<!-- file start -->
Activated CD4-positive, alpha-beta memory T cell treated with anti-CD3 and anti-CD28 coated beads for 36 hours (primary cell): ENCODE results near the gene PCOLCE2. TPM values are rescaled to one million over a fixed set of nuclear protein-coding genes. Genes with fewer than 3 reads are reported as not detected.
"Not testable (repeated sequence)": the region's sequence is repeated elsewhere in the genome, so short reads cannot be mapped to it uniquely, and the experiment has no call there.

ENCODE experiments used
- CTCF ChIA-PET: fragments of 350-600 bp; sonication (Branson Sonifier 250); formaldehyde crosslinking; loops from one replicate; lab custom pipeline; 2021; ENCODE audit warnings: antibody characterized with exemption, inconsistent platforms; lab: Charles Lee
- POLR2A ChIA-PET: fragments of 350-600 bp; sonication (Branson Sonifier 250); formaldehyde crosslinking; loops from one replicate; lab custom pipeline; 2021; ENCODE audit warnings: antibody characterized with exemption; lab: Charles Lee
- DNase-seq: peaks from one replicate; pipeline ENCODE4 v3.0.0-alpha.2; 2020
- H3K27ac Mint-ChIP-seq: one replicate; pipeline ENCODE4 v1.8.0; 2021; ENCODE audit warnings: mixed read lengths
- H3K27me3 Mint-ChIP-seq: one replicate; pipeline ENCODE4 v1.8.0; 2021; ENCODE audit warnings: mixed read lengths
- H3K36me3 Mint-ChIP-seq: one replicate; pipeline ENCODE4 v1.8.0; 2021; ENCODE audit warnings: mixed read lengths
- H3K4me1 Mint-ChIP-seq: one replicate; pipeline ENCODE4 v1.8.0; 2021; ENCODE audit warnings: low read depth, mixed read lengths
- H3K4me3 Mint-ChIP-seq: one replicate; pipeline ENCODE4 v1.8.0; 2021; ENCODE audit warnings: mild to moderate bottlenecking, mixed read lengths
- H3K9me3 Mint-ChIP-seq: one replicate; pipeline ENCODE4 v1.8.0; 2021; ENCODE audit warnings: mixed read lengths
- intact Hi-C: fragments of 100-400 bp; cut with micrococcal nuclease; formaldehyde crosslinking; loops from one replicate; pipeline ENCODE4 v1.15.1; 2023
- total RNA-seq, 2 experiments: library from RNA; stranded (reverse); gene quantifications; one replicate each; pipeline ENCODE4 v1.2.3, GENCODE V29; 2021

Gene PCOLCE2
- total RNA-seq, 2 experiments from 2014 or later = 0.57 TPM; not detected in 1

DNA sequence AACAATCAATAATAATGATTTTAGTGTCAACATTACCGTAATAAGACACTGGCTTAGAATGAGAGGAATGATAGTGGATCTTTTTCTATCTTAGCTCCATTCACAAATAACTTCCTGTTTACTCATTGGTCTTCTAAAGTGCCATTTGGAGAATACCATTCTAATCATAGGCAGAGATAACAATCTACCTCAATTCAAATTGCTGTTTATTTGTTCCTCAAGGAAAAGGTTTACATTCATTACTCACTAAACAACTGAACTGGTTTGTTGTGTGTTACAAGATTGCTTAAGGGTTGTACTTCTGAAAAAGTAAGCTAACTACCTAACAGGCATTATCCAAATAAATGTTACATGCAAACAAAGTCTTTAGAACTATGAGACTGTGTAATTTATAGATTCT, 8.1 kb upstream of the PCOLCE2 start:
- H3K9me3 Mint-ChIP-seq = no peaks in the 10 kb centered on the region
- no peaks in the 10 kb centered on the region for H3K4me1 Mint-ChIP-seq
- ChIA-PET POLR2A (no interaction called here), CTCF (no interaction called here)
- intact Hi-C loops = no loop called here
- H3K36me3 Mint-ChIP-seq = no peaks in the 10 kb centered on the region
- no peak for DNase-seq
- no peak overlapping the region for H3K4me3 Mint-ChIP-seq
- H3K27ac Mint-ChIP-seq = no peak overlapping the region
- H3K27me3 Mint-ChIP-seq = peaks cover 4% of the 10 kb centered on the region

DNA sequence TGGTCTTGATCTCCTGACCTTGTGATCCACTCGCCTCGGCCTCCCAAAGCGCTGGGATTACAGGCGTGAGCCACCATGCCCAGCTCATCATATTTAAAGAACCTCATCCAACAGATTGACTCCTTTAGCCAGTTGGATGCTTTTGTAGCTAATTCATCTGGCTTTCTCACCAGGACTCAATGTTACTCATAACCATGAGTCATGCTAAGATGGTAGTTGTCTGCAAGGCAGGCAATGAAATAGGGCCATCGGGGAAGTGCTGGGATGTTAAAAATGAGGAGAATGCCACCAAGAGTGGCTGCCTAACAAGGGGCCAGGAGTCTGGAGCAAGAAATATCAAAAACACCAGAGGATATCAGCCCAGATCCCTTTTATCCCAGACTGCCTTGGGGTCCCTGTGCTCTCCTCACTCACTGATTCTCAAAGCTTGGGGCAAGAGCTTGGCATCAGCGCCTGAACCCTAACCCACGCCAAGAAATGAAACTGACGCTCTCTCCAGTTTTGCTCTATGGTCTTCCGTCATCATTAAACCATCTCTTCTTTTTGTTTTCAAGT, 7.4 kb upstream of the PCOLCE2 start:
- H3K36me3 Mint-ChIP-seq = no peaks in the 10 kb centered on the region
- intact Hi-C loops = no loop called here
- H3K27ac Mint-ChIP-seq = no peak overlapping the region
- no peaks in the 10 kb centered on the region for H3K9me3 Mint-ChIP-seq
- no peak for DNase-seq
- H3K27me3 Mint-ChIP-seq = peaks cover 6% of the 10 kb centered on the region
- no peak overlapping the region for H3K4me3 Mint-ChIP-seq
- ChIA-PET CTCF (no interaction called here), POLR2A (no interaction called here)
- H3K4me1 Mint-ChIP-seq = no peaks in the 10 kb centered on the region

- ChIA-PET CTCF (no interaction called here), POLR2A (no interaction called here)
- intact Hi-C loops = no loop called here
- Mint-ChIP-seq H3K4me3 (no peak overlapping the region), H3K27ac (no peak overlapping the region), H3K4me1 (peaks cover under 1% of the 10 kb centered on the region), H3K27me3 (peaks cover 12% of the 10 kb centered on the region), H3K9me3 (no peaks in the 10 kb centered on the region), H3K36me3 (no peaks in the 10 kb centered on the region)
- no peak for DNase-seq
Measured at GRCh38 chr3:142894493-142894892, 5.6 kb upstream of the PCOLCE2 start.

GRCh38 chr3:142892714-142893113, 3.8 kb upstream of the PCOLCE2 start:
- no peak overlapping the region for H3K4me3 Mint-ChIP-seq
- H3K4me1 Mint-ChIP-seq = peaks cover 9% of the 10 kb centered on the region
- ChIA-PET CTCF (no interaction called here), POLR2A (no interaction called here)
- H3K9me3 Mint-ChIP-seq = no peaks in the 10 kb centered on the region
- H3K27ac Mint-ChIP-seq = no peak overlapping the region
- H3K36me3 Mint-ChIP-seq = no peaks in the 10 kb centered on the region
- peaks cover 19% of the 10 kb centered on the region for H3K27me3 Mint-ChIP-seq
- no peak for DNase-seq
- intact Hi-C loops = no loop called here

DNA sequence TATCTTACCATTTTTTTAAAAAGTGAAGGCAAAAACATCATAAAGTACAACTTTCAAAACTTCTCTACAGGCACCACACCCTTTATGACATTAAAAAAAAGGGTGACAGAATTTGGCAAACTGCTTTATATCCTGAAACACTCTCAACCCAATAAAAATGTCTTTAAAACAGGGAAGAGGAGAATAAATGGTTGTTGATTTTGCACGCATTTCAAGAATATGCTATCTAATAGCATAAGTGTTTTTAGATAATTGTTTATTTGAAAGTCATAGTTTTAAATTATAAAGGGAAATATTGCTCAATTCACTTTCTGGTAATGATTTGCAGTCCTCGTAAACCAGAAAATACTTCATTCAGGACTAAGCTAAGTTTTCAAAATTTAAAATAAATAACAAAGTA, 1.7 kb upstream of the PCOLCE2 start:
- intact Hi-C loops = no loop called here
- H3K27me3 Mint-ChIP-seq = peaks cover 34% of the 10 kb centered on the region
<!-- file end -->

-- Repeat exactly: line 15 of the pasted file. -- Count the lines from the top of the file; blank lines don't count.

Gene PCOLCE2